Duodenum and Small Bowel: Mucosal Neoplasias

  • Motohiko Kato
  • Naohisa YahagiEmail author
  • Thierry Ponchon


Duodenal adenomas occur in about 0.5% of upper GI endoscopies. Sporadic ampullary and non-ampullary duodenal and small bowel adenomas, especially in the presence of low-grade or high-grade intraepithelial neoplasia, have malignant potential, as do neuroendocrine tumours (NET) and gastrointestinal stromal tumours (GIST). Familial adenomatous polyposis (FAP) approaches a 100% lifetime risk of duodenal adenomas and a 40% risk of advanced adenomatous polyposis at the age of 60 years. Hence, sporadic adenomas should undergo endoscopic resection, as should multiple adenomas in FAP, to downstage the Spigelman risk score and avoid resective surgery. Submucosa-invasive cancer requires major resective surgery. The variety of mucosal and submucosal lesions in the small intestine calls for diagnostic expertise to identify lesions with adverse prognosis, such as adenomas, dysplastic lesions, malignant lymphomas, NET, and GIST. Endoscopic resection of high-risk neoplasias will progress in specialized endoscopic centres.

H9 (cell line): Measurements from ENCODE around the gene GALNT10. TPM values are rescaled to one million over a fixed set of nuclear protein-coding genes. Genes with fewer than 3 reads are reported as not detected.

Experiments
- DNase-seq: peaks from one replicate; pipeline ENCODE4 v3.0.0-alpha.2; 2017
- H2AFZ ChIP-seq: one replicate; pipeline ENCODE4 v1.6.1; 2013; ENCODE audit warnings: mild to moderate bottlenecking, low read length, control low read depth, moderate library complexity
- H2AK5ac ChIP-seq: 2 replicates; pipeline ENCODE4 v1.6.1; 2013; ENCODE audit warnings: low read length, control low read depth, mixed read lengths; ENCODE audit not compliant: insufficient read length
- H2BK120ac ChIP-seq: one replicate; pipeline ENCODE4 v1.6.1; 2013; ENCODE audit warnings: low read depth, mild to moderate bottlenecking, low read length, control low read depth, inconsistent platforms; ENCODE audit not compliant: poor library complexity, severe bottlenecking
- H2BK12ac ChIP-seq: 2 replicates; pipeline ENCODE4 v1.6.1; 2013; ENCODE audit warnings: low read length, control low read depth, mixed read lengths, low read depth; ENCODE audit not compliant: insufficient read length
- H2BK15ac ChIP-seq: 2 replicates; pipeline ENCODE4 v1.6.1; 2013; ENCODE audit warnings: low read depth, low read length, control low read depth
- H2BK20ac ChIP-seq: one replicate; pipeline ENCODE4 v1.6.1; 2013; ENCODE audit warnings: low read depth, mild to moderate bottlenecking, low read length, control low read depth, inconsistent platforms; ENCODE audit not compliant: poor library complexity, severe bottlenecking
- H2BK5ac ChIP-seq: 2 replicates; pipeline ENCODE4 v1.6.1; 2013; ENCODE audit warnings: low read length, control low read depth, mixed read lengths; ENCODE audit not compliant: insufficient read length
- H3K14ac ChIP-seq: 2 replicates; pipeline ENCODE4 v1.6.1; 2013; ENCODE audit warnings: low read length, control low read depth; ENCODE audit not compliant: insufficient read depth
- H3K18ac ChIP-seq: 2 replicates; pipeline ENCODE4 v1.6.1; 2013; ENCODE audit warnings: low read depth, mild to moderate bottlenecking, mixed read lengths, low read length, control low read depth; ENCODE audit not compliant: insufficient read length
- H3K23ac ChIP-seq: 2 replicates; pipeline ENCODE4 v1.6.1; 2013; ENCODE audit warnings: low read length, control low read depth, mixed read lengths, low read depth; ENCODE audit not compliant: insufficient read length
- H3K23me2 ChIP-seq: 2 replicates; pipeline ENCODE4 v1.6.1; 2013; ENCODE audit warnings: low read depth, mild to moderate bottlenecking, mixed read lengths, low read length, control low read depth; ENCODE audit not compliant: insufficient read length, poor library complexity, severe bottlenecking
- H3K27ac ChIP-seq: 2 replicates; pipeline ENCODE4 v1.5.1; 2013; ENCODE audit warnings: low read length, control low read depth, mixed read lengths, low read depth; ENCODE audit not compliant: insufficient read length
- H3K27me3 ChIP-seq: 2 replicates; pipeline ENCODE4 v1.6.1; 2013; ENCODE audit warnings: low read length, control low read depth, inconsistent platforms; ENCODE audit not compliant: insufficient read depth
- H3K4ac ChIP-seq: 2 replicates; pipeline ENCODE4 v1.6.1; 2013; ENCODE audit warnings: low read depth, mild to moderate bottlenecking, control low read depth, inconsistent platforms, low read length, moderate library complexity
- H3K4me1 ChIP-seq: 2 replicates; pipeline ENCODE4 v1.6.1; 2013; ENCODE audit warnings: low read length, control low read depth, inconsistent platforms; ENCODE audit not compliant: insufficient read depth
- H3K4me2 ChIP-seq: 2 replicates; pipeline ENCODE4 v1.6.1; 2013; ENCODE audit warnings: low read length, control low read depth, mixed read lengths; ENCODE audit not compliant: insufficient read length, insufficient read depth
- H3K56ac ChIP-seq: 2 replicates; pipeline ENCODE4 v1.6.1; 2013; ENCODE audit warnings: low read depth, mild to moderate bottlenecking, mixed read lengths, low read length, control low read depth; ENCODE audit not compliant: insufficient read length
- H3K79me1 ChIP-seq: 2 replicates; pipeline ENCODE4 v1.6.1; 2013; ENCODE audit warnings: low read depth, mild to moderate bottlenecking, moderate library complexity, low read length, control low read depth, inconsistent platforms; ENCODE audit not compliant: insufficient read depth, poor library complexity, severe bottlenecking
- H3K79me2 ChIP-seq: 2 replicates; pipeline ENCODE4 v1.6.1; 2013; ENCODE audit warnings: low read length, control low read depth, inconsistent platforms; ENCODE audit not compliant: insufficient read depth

Small bowel neoplasias Endoscopic analysis Endoscopic resection, indications Mucosal neoplasias Duodenal adenomas Gastrointestinal stromal tumors Neuroendocrine tumors Familial adenomatous polyposis Surgical resection, indicationns 


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Copyright information

© Springer International Publishing 2019

Authors and Affiliations

  • Motohiko Kato
    • 1
  • Naohisa Yahagi
    • 1
    Email author
  • Thierry Ponchon
    • 2
  1. 1.Division of Research and Development for Minimally Invasive TreatmentCancer Center, Keio University School of MedicineShinjuku-kuJapan
  2. 2.Department of Digestive DiseasesHôpital Eduard HerriotLyonFrance

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